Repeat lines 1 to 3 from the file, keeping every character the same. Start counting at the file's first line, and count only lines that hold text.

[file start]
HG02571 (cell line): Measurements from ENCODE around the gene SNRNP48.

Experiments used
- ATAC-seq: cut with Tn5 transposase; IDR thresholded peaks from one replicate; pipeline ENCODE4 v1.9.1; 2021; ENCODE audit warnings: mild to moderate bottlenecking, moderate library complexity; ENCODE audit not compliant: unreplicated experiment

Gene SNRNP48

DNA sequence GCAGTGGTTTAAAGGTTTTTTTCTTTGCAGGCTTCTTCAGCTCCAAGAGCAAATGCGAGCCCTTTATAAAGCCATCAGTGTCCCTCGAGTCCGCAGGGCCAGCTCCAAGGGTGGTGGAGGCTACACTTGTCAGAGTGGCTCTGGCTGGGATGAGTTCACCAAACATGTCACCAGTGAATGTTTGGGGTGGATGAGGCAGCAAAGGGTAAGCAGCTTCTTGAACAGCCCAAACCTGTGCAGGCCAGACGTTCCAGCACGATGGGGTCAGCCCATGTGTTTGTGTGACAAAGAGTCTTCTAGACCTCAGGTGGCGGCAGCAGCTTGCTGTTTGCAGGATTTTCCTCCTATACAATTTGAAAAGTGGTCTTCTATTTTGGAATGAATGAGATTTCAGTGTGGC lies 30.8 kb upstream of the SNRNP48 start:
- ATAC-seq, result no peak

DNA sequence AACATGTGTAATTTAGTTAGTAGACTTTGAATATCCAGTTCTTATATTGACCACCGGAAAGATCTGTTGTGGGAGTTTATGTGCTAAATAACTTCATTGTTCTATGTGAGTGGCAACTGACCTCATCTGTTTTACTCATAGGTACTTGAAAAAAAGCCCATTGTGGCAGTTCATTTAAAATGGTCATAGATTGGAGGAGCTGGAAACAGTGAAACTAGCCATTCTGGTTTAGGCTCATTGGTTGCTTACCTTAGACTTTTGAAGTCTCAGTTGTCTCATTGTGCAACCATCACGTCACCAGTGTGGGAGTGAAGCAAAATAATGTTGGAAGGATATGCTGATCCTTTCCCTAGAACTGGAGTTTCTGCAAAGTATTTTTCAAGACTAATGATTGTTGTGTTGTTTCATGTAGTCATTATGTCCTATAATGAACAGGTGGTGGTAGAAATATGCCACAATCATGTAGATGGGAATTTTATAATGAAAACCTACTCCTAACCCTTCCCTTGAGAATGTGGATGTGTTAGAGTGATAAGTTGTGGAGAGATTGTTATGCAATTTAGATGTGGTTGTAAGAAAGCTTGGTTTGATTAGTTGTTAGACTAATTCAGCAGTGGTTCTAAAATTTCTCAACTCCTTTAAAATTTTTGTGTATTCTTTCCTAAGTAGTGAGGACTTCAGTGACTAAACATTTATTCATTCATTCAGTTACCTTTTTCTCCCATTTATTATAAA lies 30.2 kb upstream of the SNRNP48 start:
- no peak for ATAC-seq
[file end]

HG02571 (cell line): Measurements from ENCODE around the gene SNRNP48.

Experiments used
- ATAC-seq: cut with Tn5 transposase; IDR thresholded peaks from one replicate; pipeline ENCODE4 v1.9.1; 2021; ENCODE audit warnings: mild to moderate bottlenecking, moderate library complexity; ENCODE audit not compliant: unreplicated experiment